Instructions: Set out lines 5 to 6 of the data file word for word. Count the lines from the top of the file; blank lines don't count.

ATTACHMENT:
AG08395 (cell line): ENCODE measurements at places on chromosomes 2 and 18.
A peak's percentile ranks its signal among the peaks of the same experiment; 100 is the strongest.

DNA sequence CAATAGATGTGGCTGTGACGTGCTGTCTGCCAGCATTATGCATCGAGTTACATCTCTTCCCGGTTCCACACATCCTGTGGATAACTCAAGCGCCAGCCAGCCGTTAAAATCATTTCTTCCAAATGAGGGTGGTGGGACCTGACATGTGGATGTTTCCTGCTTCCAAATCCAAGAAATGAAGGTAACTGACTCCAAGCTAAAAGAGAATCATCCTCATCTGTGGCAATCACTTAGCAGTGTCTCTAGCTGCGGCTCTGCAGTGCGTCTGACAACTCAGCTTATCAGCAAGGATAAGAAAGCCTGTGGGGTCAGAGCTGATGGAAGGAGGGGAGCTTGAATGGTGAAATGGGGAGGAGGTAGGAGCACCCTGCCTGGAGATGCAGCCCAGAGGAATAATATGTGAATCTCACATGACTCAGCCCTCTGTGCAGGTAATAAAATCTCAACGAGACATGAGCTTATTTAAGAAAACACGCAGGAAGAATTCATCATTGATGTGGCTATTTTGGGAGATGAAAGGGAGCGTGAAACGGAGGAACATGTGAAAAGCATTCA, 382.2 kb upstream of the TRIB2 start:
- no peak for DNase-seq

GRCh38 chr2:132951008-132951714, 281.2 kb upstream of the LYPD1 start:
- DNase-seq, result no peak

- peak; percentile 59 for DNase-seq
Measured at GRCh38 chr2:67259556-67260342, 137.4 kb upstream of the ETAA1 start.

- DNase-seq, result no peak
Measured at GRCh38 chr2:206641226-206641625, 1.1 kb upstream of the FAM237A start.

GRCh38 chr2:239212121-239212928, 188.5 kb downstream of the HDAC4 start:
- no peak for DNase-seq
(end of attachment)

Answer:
GRCh38 chr2:132951008-132951714, 281.2 kb upstream of the LYPD1 start:
- DNase-seq, result no peak